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Ellington v. Clark


August 2, 2010


The opinion of the court was delivered by: Dennis L. Beck United States Magistrate Judge


(ECF NO. 43)


Findings And Recommendations

I. Background

Plaintiff Marcus R. Ellington ("Plaintiff") is a prisoner in the custody of the California Department of Corrections and Rehabilitation ("CDCR"). Plaintiff is proceeding pro se and in forma pauperis in this civil rights action pursuant to 42 U.S.C. § 1983. This action is proceeding on Plaintiff's second amended complaint against Defendants Lunes, Reynoso, Polk, Diaz, and Clark for retaliation in violation of the First Amendment, and against defendants Lunes and W. Jones for deprivation of property in violation of the Due Process Clause of the Fourteenth Amendment.

On December 8, 2009, Defendants filed a motion to dismiss pursuant to the unenuemerated portion of Federal Rule of Civil Procedure 12(b), for Plaintiff's failure to exhaust administrative remedies. (Defs.' Mot. Dismiss, ECF No. 43.) On June 30, 2010, Plaintiff filed his opposition, entitled "Notice/Plaintiff's Renewed Demonstration of Exhaustion of Administrative Remedies Per-Court Order." (Pl.'s Opp'n, ECF No. 66.) On July 26, 2010, Defendants filed their reply. (Defs.' Reply, ECF No. 68.) The matter is submitted pursuant to Local Rule 230(l).*fn1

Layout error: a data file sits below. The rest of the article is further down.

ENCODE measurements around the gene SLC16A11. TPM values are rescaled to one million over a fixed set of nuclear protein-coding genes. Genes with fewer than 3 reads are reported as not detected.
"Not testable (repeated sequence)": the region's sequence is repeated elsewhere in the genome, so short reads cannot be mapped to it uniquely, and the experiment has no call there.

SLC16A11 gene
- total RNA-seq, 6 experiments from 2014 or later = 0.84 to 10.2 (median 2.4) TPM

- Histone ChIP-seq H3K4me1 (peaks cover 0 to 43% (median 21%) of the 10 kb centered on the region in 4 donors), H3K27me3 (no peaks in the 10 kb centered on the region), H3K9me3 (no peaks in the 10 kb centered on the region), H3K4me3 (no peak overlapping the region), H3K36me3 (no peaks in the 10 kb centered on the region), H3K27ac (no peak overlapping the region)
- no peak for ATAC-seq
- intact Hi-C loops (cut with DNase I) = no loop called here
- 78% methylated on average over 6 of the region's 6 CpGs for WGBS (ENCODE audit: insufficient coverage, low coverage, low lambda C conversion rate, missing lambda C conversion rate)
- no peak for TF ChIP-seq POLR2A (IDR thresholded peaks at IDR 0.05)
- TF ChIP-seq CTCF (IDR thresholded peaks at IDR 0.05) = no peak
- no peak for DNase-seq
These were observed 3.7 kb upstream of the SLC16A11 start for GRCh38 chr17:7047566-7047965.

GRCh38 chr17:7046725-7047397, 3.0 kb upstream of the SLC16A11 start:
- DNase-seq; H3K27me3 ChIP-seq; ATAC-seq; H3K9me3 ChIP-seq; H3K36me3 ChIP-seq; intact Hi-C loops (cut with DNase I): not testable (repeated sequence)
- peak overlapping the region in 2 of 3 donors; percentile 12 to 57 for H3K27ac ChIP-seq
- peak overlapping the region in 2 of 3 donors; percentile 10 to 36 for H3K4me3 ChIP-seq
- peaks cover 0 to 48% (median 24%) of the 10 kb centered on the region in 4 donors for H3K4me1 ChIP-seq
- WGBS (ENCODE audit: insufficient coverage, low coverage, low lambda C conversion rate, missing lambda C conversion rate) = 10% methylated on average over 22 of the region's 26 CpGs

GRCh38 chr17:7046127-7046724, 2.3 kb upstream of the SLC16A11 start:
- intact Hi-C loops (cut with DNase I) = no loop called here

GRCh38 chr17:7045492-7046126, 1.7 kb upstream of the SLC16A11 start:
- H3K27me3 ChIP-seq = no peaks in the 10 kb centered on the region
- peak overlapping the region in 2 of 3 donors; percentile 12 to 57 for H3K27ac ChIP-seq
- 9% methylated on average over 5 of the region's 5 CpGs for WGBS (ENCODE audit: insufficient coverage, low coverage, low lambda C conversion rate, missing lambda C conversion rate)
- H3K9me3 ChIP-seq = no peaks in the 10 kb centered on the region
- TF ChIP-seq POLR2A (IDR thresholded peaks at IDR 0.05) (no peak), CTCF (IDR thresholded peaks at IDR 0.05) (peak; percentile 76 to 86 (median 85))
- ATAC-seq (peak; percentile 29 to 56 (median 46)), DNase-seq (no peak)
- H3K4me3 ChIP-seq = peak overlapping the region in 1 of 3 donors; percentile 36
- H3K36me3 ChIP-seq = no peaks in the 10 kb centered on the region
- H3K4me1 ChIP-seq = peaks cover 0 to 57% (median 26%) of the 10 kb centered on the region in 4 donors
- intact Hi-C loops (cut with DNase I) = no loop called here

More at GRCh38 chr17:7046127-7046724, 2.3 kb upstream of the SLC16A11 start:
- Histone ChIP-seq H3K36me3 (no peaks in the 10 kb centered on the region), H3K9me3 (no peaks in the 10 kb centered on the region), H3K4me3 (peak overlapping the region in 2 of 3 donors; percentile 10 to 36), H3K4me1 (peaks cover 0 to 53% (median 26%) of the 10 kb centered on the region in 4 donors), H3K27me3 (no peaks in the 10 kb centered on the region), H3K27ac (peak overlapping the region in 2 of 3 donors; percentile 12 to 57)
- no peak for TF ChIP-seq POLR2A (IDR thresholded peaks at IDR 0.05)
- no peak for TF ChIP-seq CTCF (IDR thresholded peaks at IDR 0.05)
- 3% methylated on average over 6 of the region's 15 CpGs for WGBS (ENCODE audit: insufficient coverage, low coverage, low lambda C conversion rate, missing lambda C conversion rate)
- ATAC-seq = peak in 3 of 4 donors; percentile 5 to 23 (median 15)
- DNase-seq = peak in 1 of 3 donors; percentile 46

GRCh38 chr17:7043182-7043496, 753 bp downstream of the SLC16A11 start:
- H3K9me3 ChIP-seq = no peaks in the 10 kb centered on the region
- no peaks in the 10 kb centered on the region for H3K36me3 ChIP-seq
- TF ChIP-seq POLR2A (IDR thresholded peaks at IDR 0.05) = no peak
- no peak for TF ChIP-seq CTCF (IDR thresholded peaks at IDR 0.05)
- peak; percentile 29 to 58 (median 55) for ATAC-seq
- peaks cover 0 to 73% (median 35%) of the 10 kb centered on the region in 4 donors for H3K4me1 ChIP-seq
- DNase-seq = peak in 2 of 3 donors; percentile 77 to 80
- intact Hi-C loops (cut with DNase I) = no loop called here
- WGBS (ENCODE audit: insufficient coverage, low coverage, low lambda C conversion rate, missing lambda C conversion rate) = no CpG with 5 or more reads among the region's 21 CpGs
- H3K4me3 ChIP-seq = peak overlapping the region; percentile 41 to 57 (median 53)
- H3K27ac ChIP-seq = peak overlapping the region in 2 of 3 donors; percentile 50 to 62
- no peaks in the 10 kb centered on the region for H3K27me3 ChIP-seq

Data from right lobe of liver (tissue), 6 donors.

II. Summary Of Second Amended Complaint

Plaintiff was previously incarcerated at California Substance Abuse Treatment Facility ("CSATF"). On December 27, 2008, at approximately 5 PM, Plaintiff's cellmate Hill told registered nurse Giwa during medication distribution that Hill was going to kill himself. (Pl.'s Second Am. Compl. ("SAC"), p. 3.) Hill was removed from his cell to the clinic, where he informed Defendant Dergeant Lunes that unless Plaintiff was moved, Hill would kill Plaintiff. Defendant Lunes ordered Hill moved to another cell, and Plaintiff was placed into a holding cage at the clinic. (SAC, p. 3.) Defendant Lunes ordered a cell search as punishment for Plaintiff having a series of cell changes due to his bipolar condition. (SAC ¶ 5.) Defendant Captain Reynoso is aware that Plaintiff is not a Crip gang member and has difficulty being housed with Crip gang members, but Reynoso continued to house Plaintiff with Crips. (SAC ¶ 6.) During the cell search, Defendant W. Jones confiscated and destroyed several of Plaintiff's items. (SAC ¶ 11.)

Defendant Lunes ordered Plaintiff returned to his cell, where Plaintiff found his cell in shambles. (SAC ¶ 7.) Plaintiff refused to enter his cell. (Id.) Plaintiff was then wheeled back to the holding cage in at the clinic where Defendant Lunes informed Plaintiff that he was going to Administrative Segregation Unit ("ASU") for threatening Defendant Lunes and that Plaintiff would be transferred. (SAC ¶ 9.)

Plaintiff was placed in ASU on December 27, 2008. (SAC ¶ 13.) Defendant Lunes found an old confidential memorandum that included an inmate's statement that Plaintiff is a gang member. (SAC ¶ 13.) Defendant Lunes included this memorandum in his supplemental report to the Rules Violation Report concerning threats. (SAC ¶ 13.)

Defendant Captain Reynoso reviewed the threat charge and found the charge to be unsubstantiated. (SAC ¶ 14.) Defendant Reynoso changed the charge to "behavior that might lead to violence," despite not having any authority to do so. (SAC ¶ 15.)